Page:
AutoPlug Demo Credit: Alexandra Fleischman

Texting while driving is generally unsafe. But a new invention could prevent accidents by having your car text you.

A group at the School of Engineering and Applied Science has invented AutoPlug, a way to connect cars’ electrical hardware to the internet.

This would allow car users, manufacturers and cars themselves to keep track of any potential electrical problems before they become dangerous.

AutoPlug competed for future funding from Building America’s Future, an educational fund headed by elected officials, on Feb. 4 in College Hall. The team presented AutoPlug to BAF co-chairman and former Pennsylvania governor Ed Rendell.

An average car sold today is already composed of software, Electrical and Systems Engineering professor Rahul Mangharam explained. Almost a fifth of a car’s price pays for the electrical systems which can translate physical motions — the steering wheel, the accelerator, the brake — into responses from the car.

It was Mangharam’s idea back in 2009 to create AutoPlug, which Mangharam said is the “future of a programmable car.”

Engineering junior Kevin Conley, who has been working on the project almost since its inception, brought the first generation of AutoPlug to completion — and recognition. Last year, the work of the AutoPlug team was recognized both at Penn and at the 2010 World Embedded Software Competition in Korea.

According to Conley, his work on the project has created a “platform [that] communicates with the car itself to get data about all the electronics in the car.” These electronics include everything from air conditioning to power steering. And with AutoPlug installed, this information is available to any Wi-Fi device.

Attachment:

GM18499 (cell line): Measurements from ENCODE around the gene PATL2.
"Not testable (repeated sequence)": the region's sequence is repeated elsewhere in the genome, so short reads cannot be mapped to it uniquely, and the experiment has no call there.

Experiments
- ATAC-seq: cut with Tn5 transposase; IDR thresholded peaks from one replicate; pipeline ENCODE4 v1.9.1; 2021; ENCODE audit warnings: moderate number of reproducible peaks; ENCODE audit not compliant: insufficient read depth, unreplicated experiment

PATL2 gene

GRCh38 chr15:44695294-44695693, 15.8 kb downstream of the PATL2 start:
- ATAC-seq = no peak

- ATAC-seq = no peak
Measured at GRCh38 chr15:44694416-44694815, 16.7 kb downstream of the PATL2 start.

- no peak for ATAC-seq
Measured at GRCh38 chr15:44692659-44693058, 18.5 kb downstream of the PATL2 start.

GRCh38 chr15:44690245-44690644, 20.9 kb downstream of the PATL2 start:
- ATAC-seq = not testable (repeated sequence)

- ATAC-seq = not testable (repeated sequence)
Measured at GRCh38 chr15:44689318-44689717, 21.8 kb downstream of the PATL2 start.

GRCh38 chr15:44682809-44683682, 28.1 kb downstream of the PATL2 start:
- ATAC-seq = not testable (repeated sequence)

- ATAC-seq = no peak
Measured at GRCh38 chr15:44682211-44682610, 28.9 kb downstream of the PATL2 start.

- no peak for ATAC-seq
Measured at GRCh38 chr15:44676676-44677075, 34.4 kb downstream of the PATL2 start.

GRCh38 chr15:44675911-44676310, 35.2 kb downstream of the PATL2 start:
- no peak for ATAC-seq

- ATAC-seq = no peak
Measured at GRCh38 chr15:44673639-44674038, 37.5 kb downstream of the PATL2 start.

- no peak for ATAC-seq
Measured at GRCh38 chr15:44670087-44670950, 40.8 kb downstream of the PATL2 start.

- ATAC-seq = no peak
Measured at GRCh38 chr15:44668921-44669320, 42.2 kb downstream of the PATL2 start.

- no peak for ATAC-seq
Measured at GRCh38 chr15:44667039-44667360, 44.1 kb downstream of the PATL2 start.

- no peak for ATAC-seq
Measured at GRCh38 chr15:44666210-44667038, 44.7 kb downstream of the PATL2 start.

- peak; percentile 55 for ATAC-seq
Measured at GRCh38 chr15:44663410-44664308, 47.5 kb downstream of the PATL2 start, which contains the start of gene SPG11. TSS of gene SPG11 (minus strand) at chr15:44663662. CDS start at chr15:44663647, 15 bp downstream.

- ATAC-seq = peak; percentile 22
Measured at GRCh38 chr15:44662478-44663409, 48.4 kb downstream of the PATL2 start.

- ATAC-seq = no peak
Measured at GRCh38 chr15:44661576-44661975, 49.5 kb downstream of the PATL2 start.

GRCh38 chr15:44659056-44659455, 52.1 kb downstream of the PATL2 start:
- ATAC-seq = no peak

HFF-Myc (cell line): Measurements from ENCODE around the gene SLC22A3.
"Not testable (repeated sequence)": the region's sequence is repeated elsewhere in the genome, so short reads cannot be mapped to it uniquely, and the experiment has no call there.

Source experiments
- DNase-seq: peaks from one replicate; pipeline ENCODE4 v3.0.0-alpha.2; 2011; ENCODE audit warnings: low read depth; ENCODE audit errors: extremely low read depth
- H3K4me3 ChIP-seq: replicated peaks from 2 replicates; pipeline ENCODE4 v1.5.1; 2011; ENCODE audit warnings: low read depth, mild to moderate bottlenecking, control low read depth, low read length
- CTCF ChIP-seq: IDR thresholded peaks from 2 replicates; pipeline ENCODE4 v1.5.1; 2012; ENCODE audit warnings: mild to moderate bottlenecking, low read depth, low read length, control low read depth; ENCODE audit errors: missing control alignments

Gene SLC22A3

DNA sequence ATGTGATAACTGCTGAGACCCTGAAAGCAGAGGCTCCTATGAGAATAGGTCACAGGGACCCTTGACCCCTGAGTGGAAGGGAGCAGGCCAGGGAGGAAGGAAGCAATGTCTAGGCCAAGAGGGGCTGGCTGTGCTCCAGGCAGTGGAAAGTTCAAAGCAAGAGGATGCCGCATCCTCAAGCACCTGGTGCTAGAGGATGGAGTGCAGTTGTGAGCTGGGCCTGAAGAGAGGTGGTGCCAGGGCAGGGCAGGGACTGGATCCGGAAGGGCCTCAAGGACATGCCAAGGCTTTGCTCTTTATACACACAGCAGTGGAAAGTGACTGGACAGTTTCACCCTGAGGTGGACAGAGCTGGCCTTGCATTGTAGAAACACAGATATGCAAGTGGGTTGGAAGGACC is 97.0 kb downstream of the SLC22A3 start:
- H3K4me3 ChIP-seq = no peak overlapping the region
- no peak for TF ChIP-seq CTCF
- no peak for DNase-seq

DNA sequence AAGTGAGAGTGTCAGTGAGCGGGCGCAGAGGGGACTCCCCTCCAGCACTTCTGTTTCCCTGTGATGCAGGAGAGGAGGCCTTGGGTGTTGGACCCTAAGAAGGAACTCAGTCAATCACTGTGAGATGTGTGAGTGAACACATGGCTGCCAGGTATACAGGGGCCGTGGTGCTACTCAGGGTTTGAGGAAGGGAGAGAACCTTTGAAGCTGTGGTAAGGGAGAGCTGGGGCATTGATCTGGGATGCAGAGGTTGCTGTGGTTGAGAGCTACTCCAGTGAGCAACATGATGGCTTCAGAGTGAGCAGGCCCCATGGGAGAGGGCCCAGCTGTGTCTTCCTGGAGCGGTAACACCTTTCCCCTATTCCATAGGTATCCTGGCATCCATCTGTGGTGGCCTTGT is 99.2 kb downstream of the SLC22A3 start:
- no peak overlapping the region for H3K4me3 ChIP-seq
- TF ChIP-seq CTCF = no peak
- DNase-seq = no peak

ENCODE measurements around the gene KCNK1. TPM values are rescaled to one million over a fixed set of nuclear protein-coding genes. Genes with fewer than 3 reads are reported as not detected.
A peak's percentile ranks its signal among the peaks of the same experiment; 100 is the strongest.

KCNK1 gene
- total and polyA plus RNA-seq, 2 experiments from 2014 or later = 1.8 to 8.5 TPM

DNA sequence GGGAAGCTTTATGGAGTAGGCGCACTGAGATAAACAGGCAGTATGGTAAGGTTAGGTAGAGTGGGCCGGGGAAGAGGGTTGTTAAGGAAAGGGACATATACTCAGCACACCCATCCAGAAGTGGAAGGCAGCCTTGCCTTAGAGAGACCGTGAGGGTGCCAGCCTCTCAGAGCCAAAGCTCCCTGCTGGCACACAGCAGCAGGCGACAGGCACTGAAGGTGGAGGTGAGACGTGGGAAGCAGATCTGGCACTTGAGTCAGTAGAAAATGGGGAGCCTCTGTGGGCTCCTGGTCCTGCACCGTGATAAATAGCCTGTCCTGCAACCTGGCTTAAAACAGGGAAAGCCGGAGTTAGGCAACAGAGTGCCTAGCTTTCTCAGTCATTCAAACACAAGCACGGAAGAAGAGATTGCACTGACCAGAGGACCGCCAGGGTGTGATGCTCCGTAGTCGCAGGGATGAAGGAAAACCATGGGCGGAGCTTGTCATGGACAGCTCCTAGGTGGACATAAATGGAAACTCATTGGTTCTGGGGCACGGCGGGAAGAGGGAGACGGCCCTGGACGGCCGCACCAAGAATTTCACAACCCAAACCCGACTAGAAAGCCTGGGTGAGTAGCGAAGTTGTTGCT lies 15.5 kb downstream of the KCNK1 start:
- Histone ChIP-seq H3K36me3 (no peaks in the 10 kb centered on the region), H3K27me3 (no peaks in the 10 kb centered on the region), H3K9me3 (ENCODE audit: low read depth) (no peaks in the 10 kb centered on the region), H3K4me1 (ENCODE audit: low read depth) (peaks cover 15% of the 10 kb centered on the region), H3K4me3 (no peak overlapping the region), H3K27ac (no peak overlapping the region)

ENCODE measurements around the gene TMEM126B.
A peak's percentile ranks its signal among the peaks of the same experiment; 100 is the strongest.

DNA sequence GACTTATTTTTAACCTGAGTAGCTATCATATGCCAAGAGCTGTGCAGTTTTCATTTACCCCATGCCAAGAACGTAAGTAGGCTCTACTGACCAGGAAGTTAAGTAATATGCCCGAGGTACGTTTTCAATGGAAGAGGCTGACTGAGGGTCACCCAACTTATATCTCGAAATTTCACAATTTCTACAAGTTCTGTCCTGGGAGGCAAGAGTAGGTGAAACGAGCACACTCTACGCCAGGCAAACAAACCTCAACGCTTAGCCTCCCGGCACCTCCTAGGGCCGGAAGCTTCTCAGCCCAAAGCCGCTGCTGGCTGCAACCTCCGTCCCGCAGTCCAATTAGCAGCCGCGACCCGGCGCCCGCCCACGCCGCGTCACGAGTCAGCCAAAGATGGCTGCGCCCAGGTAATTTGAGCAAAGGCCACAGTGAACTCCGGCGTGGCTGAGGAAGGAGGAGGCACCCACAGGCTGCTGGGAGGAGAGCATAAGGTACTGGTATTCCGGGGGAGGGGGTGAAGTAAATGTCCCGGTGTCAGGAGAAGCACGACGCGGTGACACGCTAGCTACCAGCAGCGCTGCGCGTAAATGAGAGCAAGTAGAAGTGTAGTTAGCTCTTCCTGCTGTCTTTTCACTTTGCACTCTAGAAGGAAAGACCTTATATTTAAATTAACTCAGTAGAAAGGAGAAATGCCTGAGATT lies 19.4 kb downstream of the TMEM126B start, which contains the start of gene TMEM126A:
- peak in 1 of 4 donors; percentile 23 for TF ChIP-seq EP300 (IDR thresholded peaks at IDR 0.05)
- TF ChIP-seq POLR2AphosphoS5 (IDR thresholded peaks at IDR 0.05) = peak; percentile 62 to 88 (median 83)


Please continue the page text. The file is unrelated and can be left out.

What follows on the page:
Although this first generation of AutoPlug is complete, a senior design team is continuing exploration into its applications. They are working to adapt AutoPlug so that it can warn users about possible problems such as low oil or deflating tires.

It can also allow manufacturers to avoid recalls by remotely diagnosing and upgrading car software, said Gabe Torres, a member of the senior design team and Engineering senior.

Within the car, around 70 processes are controlled by software, Mangharam said. Last year, about 20 million recalls were made, the majority of which were due to electrical problems.

In many instances the physical movements made by the driver are not directly converted into electrical messages. When these systems malfunction, drivers may lose control or skid on the road, and recalls become necessary.

However, AutoPlug could change the car industry by detecting and removing bugs in the car’s system, making recalls avoidable.

And the upgradable, safer, smarter car might be a product consumers can expect in the near future.

AutoPlug is “not just a concept, not just a theoretical application, but actually something that could be used in a year’s time,” Torres said.

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